NB: it is important to note that fecal calprotectin alone will not diagnose IBD. It’s result can rule out IBS but further testing of blood work and endoscopy will be needed to determine the form of IBD and thus its best treatment.
Why have so many been misdiagnosed?
- Lack of education – until recently, IBD was something that wasn’t very much heard about. Now it has much more public awareness, it is spoken about freely in the media, the taboo of speaking about poo has lessened.
- They present very similarly – without a thorough physical exam and full medical history; it can be difficult to see what is most important. And realistically, this can not be done in a 10 minute appointment with a GP.
- Some GPs don’t really look into the results of calprotectin – even if a stool sample is done, the results are sometimes not examined in closer detail.
- GP haven’t always seen much of IBD – as most cases get diagnosed in hospital and treated under a specialist, some GP’s only see the repeat medications coming through, not the patient. It must be hard to know more about it if you don’t see the beginnings of IBD, so its easy to assume its IBS when the symptoms present. This only fuels the circle of lack of knowledge and being able to see it to diagnose it.
- Lack of tools for GPs – CCUK have worked hard to extend knowledge and awareness to GP’s at a local level with their GP toolkit. The RCGP – Royal College of General Practitioners – have also come on board. The toolkit gives GPs access to the pathways to help IBD patients manage their condition; either as newly diagnosed or well seasoned patients.
It is crucial that the IBD symptoms in patients are not confused or dismissed as IBS symptoms. There are many reported instances where IBD has been “misdiagnosed” as IBS for years until finally the diagnosis is made. A likely explanation is that IBS was present first – remember it is very common – and the IBD started later.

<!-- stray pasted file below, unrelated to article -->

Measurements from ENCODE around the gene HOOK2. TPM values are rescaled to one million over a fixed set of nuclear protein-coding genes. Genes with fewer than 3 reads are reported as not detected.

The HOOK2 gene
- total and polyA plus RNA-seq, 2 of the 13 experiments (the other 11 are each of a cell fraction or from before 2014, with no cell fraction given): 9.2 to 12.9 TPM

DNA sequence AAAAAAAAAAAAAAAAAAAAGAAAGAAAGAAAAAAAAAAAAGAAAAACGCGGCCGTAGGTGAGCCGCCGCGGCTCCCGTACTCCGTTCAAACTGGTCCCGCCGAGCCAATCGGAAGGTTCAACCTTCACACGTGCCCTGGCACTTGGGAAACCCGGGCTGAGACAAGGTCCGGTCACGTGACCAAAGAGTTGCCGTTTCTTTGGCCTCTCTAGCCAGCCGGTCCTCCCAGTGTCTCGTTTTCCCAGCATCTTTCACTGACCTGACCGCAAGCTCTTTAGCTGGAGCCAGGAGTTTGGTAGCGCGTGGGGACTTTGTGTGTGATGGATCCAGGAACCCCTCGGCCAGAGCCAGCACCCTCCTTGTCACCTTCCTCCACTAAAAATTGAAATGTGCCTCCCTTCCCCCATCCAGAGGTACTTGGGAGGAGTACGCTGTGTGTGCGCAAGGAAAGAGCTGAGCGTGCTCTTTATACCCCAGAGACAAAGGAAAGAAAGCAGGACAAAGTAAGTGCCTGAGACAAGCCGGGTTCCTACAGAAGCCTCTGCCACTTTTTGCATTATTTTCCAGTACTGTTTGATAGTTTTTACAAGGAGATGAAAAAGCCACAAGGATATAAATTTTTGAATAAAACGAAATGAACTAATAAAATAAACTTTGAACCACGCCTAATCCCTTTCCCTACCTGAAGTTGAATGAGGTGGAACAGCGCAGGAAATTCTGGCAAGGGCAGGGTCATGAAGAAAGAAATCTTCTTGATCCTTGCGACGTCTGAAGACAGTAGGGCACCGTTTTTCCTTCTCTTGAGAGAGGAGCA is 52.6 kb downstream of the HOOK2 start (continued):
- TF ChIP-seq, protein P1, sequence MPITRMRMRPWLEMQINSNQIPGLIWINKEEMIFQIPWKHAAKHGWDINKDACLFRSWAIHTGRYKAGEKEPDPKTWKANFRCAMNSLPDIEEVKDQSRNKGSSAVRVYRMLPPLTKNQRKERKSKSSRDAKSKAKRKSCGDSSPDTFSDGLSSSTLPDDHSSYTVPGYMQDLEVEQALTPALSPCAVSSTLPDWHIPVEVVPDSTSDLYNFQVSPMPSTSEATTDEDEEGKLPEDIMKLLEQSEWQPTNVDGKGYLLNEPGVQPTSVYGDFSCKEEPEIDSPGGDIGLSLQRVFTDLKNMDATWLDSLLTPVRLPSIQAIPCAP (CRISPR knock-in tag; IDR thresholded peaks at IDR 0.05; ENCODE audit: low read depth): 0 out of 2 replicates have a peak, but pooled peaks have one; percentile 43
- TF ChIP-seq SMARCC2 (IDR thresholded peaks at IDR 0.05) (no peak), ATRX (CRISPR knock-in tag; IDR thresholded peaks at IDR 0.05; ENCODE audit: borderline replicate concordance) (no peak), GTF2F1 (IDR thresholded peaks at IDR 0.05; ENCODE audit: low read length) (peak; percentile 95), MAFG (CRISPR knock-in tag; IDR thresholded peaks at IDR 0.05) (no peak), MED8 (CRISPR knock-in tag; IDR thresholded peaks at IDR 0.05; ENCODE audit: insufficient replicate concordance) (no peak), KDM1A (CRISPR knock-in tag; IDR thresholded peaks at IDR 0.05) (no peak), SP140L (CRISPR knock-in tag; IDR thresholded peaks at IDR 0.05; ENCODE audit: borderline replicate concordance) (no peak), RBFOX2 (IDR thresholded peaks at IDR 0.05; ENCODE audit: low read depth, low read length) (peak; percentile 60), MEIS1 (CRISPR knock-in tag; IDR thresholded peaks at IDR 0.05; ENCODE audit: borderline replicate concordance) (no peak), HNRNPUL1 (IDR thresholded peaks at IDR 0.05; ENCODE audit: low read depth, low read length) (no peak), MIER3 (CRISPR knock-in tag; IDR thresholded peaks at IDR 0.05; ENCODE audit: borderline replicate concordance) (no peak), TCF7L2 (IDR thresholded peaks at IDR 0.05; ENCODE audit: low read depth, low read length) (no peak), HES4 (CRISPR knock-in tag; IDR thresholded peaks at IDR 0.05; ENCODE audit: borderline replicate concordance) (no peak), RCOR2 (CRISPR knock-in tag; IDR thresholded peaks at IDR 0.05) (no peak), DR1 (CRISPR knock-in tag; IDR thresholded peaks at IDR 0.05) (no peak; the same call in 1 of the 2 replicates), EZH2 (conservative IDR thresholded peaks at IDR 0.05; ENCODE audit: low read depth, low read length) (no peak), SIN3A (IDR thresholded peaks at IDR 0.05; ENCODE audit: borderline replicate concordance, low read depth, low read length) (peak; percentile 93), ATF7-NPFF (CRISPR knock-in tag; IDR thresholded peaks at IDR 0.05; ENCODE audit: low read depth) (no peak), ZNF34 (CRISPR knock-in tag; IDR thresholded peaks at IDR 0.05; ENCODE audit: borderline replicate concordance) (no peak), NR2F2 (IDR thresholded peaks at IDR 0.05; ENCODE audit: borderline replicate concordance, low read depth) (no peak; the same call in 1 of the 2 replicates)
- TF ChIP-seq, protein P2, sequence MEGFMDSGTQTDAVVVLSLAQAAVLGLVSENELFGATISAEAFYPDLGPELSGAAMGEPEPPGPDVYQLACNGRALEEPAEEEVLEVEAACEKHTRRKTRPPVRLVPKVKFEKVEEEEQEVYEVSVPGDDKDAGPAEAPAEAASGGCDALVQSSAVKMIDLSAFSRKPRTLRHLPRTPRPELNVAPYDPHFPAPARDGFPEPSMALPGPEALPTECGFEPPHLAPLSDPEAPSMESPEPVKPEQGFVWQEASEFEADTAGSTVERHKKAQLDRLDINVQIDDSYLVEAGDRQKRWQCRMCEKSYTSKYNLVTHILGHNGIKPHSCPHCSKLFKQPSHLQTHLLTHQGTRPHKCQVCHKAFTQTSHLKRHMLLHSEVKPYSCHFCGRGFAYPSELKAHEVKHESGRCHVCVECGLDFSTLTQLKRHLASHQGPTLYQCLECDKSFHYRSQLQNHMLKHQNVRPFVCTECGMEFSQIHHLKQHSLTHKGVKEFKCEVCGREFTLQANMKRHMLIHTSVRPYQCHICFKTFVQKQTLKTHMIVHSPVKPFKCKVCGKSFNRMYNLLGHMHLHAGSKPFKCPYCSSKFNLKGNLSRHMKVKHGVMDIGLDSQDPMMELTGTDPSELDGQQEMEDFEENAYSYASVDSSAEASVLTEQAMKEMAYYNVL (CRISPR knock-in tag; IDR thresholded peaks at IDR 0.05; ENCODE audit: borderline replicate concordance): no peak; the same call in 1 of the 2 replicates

Unlike IBD, IBS isn’t classified as a true disease. Instead it’s known as a ‘functional disorder’ meaning that the symptoms don’t have an identifiable cause.
IBS may be treated with certain medications such as intestinal antispasmodics like Hyoscyamine or Dicyclomine. Dietary and lifestyle changes seem to help the most. People with IBS should avoid aggravating their condition with fried and fatty foods and caffeinated beverages.
IBD treatment depends on the form diagnosed. The primary goal is treating and preventing inflammation. Over time, this can damage the intestines. The use of powerful, often expensive, sometimes-toxic drugs employed to treat IBD will hopefully reduce the need for surgery but early diagnosis is also a big factor.
Finally, both IBD and IBS can be mistaken for other diseases such as appendicitis, diverticulitis, and chronic gut infections. Careful attention to the medical history and a thorough physical examination should avoid any such confusion.
Crohns And Colitis Foundation – IBD & IBS – Similiarities & Differences
EveryDay Health – Irritable Bowel Syndrome: How to Avoid an Incorrect Diagnosis
Gastrointestinal Society – The Irritable Gut: IBS v IBD Whats the Difference?
Gastrointestinal Society – Fecal Calprotectin Test
Crohn’s and Colitis UK – NEWS: IBD toolkit for GP’s now Live (7th September 2017)
Royal College of General Practitioners – Inflammatory Bowel Disease Toolkit